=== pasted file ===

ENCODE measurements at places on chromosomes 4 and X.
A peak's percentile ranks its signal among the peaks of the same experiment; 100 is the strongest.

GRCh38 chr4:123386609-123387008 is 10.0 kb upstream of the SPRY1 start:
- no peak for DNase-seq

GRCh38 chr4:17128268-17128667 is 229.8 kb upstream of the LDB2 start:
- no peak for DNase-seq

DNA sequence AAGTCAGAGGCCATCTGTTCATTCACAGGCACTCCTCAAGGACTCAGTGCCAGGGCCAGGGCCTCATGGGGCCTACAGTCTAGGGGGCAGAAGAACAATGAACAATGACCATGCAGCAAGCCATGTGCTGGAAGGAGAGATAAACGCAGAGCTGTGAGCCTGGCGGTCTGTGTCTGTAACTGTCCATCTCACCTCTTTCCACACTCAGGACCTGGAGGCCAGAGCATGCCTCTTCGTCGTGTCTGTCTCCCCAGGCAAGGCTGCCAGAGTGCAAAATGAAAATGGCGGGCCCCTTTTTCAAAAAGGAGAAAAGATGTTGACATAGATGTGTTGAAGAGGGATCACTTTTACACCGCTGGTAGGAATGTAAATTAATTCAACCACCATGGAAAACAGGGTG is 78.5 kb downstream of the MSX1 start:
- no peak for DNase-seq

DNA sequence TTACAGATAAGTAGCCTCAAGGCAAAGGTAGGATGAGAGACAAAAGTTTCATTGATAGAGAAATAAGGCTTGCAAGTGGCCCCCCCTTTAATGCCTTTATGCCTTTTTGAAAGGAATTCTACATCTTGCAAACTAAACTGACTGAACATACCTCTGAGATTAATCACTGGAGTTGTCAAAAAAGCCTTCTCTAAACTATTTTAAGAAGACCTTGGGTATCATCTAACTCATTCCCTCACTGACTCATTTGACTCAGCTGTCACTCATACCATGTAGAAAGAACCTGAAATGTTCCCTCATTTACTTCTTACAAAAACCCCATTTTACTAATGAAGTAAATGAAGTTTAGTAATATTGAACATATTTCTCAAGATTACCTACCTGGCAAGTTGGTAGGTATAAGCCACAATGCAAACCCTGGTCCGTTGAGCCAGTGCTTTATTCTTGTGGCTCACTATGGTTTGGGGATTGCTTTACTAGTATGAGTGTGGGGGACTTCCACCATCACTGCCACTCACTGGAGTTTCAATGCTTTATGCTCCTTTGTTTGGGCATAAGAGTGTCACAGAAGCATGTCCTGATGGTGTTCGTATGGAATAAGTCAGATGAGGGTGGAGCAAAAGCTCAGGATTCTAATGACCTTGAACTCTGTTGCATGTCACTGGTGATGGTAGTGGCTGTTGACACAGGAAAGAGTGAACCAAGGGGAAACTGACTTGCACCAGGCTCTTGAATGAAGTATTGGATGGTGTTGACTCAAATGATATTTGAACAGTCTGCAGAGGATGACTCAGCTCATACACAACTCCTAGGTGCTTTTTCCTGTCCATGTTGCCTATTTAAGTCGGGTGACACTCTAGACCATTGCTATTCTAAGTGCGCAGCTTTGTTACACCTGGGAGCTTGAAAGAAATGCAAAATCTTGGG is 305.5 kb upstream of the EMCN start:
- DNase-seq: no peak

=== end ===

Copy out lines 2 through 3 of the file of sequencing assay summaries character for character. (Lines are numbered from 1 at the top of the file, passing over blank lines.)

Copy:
A peak's percentile ranks its signal among the peaks of the same experiment; 100 is the strongest.

GRCh38 chr4:123386609-123387008 is 10.0 kb upstream of the SPRY1 start: